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Hollywood Film Will Feature San Miguel Locations



By Jesús Aguado

An upcoming American movie starring Andie McDowell, George López, and Jorge Jiménez also features a hidden star—San Miguel de Allende.

Produced by Robert Allyn and directed by Conor Allyn, the modern Western drama used San Miguel film locations—Hacienda de Gonzaga, Hacienda Cañada de la Virgen, a private hospital, and the road to Jalpa and to Alcocer. The movie’s topic is US-México migration.

The film’s production is being strongly supported by the Guanajuato Secretariat of Tourism.

In a press conference, Conor Allyn said that the film’s title, No Man´s Land, refers to a place close to the border and the Rio Grande. The protagonist is a resident of this area who with his anti-immigrant father regularly patrols the border as a father-son vigilante duo. One day, Jackson Greer (Jake Allyn) shoots a young migrant dead. Pursuing forgiveness from the migrant´s father, Jackson rides on horseback to México and becomes a migrant himself. As he rides through the country, Greer falls in love with the land he was taught to hate. However, when he arrives in the state of Guanajuato, the father of the dead migrant wants revenge. Meanwhile, Jackson becomes wanted by both Mexican and US authorities.

The Once Upon a Time in México Controversy

San Miguel is a relatively popular filming spot, especially for soap operas, but the residents hardly notice it these days. Productions arrive, shoot scenes, and leave quickly. But that was not the case in 2001, when the Hollywood film crew for Once Upon a Time in México—starring Antonio Banderas, Johnny Depp, Salma Hayek, and singer Enrique Iglesias—arrived in town.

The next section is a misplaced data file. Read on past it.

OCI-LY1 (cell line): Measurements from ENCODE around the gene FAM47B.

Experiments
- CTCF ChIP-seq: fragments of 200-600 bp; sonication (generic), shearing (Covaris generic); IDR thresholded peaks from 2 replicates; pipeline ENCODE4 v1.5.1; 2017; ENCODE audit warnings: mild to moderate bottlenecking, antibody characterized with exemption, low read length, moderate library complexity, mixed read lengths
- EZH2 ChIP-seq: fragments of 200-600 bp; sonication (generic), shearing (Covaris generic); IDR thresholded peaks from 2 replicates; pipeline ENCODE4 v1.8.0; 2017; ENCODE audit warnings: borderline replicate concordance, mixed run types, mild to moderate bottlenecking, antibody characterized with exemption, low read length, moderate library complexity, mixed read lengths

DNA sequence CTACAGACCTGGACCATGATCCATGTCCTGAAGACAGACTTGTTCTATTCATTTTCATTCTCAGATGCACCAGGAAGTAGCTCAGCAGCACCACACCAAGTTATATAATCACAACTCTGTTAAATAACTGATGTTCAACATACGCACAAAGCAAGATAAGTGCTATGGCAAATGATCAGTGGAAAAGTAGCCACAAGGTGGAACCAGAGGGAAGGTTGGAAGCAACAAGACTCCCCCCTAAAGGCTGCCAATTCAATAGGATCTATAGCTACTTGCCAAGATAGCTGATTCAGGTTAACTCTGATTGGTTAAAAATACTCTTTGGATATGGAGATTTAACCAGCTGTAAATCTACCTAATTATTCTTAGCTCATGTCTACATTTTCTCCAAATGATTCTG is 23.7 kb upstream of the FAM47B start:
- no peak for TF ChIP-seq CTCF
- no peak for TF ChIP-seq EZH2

At the time, residents complained that they received very short notice about their streets closing for filming. The general consensus among Sanmiguelenses was that the producers’ disorganization was interrupting their daily routines. Restaurant owners complained that closed streets were losing them business. Many said that the “rude” production crews trapped them in their own homes by forbidding them to leave while the crews were present. In another incident, 2,000 extras hired to fill a bullring’s seats did not end up receiving payment. They were told instead that they would have a chance at winning a motorcycle in a raffle. Another group of 400–450 recurring extras were only paid 300 pesos for 10–12 hours of work. All the while, the production company spokesperson Sandra Condito was saying in interviews that Sanmiguelenses were happy about the gross revenue the movie was generating for the city.The filming began by in the end of May 2001, and by mid-July, residents were sick of it all.

The Allyns, however, seem to have come to their production with much more respect for San Miguel and Guanajuato. Teresa Matamoros, Secretary of Tourism in Guanajuato said that this movie promotes a positive image of Guanajuato as a safe place and beautiful place where tourists and private investments are welcome.

“We considered locations in México and the United States to film the movie, but our heart was here, in Guanajuato,” said Conor Allyn. “We picked it because of its people’s interior beauty and culture, as well as the beauty of its towns and landscapes. With help from the state of Guanajuato, we want the world to fall in love with México as much as we are.”


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